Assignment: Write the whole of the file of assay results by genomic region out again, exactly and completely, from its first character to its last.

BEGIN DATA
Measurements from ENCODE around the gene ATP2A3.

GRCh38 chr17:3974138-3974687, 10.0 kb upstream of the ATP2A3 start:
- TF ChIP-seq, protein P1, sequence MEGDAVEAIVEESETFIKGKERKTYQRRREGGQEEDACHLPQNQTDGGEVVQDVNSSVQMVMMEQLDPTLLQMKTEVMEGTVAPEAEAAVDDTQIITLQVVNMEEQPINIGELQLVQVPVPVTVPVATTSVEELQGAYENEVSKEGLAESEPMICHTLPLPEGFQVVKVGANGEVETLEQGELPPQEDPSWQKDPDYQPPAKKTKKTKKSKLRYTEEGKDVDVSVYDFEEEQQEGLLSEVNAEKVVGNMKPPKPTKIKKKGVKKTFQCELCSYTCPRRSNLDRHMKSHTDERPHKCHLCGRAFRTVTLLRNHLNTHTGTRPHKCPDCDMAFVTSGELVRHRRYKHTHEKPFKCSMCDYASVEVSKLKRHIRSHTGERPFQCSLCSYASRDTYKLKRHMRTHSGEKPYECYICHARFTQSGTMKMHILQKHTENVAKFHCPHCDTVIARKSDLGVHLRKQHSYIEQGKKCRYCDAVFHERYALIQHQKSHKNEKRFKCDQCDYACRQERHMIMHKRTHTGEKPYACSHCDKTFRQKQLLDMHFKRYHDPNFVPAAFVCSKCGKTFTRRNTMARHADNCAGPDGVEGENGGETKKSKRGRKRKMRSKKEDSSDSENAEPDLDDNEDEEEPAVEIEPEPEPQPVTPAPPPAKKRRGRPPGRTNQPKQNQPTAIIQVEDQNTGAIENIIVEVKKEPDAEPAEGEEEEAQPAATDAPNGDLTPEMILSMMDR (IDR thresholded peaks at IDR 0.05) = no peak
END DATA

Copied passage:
Measurements from ENCODE around the gene ATP2A3.

GRCh38 chr17:3974138-3974687, 10.0 kb upstream of the ATP2A3 start:
- TF ChIP-seq, protein P1, sequence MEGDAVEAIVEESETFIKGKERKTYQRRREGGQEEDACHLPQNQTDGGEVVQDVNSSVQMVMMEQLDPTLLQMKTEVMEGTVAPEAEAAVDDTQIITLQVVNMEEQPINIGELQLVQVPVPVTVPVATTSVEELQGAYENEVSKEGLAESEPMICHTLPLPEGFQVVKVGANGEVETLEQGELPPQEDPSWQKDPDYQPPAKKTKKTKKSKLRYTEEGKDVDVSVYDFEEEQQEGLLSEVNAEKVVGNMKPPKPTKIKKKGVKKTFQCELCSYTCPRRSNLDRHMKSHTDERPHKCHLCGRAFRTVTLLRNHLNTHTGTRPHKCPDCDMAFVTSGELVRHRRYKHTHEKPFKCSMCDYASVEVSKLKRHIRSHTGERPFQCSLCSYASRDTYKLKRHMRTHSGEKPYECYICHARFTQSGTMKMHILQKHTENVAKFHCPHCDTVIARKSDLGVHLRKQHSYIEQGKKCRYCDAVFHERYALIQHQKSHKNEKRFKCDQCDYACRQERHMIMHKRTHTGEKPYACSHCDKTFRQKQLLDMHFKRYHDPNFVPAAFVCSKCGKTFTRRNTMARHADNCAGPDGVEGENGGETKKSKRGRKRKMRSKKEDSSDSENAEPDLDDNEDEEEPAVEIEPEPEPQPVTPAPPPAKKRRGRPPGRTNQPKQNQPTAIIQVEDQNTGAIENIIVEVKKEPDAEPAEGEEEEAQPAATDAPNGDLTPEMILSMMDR (IDR thresholded peaks at IDR 0.05) = no peak